Thought you might be able to help me with this overprint problem. I prepared some materials for offset printing with indesign. I used 100% Black for the color of the fonts. When it was printed out, the black color on the white background looks good. However, some of the black on the colored backgrounds are not black enough. It seems that the black was printed over the colored backgrounds and caused some of the blacks to fade. When I ask the printing guys, they said it is called overprint and it happens if you use 100% black.
Your printer should be responsible for trapping and overprints(that is what they get paid for). Sounds like your printer needs help in figuring out how to turn off overprint.
To take black overprint off of the entire document
Edit >> Preferences >> Appearance of Black
Uncheck "Overprint Black Swatch at 100%"
To check overprint is not assigned to an individual object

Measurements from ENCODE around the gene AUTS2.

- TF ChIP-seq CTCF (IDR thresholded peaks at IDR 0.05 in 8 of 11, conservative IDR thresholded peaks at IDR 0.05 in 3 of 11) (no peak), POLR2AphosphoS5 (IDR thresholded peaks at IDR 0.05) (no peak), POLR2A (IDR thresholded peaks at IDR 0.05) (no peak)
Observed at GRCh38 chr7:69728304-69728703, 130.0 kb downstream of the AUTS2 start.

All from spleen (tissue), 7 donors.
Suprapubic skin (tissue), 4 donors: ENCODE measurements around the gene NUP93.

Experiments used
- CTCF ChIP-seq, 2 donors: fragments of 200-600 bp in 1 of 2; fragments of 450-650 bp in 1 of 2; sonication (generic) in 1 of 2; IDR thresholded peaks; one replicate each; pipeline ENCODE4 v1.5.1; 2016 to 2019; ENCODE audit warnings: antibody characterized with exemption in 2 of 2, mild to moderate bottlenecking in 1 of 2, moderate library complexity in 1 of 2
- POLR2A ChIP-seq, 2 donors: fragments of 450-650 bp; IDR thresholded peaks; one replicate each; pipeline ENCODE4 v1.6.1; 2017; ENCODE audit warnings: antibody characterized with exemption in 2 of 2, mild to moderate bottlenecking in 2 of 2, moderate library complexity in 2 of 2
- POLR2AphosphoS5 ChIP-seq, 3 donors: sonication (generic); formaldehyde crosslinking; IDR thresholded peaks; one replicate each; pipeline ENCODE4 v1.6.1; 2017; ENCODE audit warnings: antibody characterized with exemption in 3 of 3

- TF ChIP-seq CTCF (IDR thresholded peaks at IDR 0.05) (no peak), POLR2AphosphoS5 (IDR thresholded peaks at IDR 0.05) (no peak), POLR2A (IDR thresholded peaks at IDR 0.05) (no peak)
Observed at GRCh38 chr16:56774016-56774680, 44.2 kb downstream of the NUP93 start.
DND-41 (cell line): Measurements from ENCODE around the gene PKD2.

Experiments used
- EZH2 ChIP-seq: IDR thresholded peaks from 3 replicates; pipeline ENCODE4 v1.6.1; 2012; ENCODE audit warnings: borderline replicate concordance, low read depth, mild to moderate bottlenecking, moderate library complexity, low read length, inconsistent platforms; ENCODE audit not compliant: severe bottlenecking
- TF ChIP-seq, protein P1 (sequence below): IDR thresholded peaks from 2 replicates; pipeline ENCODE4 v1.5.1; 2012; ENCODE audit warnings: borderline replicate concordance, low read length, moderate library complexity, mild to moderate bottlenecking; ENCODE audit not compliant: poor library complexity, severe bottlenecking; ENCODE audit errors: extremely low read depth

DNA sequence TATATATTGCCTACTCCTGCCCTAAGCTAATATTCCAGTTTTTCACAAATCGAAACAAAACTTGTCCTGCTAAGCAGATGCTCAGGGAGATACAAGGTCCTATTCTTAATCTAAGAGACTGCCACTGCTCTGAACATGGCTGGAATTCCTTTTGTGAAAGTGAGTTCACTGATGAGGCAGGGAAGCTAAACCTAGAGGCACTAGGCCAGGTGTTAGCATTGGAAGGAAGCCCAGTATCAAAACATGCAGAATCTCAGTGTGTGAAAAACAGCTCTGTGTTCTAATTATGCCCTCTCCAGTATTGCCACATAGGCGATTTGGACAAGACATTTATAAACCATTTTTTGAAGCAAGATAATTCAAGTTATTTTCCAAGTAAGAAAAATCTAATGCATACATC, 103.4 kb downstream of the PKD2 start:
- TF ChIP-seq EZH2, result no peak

Window >> Attributes >> make sure overprint fill is unchecked
To test your seperations
Windows >>> Output >> Seperations preview
Check view seperation, then hide all the eyeballs except the color you want to preview
One thing confused me about your post, as where the black overprinted, you siad it faded. It should have been glossier/darker with the extra colro underneath. Maybe by faded black you meant that it had a color tint to it.
A rich black is composed of 100k 20c 20m 20y or up to 100k 60c 60m 60y. Basically the paper soaks up the ink and adding some extra CMY in somehwat even amounts helps make a black darker.
In regards to rich black, you might want to ask the printer (a loaded proposition, I know) what formula works well on the intended press and stock. There is no set or "magic" formula and the *should* know what works best. If they throw a lot of printing terminology at you, just ask them to clarify...it's in their best interest, after all. In most cases, I prefer to have black overprint...because black will cover most colors/inks and you avoid registration problems. I would only not have it overprint if there is a clear cut reason for it. Hope that helps!